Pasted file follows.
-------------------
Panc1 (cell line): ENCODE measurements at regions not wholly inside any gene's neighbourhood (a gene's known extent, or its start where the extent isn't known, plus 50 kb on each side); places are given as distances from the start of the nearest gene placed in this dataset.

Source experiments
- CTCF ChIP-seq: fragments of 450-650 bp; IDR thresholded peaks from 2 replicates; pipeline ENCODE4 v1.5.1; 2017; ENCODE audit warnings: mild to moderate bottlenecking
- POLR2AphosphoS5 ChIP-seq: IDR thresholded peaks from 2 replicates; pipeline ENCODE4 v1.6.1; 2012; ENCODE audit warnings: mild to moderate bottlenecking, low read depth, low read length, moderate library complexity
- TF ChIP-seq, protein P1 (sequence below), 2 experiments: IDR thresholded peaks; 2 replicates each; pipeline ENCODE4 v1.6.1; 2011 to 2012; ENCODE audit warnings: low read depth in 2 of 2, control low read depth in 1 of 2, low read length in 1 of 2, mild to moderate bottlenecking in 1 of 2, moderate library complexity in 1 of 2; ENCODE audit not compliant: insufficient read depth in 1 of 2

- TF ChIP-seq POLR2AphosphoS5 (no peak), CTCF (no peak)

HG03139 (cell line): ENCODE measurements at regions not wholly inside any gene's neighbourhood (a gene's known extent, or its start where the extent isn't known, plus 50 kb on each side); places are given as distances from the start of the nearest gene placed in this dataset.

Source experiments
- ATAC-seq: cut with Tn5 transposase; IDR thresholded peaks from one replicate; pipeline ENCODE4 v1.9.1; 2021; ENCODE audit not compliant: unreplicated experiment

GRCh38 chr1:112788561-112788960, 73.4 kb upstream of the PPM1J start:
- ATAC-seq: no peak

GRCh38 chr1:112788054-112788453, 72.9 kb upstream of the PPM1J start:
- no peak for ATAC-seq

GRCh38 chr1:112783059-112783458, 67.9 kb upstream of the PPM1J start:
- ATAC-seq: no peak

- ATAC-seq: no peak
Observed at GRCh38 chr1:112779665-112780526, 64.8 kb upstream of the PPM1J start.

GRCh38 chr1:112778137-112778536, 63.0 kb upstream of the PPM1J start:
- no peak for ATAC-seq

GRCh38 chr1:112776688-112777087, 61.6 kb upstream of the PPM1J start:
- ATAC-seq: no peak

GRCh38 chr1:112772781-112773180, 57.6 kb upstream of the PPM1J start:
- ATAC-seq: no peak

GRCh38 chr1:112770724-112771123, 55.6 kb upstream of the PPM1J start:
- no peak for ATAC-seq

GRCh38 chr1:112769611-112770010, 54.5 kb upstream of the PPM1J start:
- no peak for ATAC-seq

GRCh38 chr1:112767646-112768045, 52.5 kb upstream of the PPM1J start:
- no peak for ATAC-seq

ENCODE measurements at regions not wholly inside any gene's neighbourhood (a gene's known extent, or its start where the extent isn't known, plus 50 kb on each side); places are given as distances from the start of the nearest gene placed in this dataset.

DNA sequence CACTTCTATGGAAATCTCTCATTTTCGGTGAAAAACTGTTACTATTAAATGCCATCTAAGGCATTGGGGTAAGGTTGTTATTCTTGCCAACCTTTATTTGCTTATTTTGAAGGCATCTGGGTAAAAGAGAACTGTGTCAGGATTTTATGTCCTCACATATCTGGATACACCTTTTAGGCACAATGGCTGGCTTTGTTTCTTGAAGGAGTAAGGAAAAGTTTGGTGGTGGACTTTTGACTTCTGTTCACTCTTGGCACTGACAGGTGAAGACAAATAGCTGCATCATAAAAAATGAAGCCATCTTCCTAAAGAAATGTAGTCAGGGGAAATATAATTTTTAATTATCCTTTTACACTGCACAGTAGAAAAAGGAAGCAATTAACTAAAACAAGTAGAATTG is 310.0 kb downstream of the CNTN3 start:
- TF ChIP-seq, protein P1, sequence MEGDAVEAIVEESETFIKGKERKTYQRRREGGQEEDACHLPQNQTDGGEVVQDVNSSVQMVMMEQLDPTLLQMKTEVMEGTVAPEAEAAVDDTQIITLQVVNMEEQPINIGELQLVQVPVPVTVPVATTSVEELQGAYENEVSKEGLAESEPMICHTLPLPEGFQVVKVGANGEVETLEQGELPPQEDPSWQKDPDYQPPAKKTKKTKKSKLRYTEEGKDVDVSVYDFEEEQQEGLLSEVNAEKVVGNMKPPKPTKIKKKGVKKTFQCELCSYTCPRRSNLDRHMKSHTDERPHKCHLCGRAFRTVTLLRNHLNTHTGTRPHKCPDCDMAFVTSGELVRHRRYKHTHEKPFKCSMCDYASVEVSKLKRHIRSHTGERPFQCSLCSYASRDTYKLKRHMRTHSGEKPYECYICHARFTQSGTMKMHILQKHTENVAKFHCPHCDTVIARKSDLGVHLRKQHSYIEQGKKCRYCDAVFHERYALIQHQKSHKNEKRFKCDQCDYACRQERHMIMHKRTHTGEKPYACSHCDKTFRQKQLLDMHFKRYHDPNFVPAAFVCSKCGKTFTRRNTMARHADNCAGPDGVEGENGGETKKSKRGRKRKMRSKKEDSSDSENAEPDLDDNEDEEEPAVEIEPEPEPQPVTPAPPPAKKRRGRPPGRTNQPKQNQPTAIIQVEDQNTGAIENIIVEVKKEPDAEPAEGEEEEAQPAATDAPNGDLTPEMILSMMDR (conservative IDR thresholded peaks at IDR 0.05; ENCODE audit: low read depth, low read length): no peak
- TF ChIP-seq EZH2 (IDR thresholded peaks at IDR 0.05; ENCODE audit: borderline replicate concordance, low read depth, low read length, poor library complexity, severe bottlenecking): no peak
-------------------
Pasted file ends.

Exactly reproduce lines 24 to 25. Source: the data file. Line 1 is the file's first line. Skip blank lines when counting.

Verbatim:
GRCh38 chr1:112770724-112771123, 55.6 kb upstream of the PPM1J start:
- no peak for ATAC-seq